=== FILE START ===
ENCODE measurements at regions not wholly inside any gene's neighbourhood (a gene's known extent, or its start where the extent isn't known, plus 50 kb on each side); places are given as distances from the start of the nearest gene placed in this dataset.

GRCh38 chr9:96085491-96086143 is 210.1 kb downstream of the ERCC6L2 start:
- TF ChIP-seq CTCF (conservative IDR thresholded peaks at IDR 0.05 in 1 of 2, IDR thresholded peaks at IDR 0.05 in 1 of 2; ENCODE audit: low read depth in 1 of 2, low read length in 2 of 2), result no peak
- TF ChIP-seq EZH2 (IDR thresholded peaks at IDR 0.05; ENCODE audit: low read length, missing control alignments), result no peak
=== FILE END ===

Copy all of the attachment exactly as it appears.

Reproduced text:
ENCODE measurements at regions not wholly inside any gene's neighbourhood (a gene's known extent, or its start where the extent isn't known, plus 50 kb on each side); places are given as distances from the start of the nearest gene placed in this dataset.

GRCh38 chr9:96085491-96086143 is 210.1 kb downstream of the ERCC6L2 start:
- TF ChIP-seq CTCF (conservative IDR thresholded peaks at IDR 0.05 in 1 of 2, IDR thresholded peaks at IDR 0.05 in 1 of 2; ENCODE audit: low read depth in 1 of 2, low read length in 2 of 2), result no peak
- TF ChIP-seq EZH2 (IDR thresholded peaks at IDR 0.05; ENCODE audit: low read length, missing control alignments), result no peak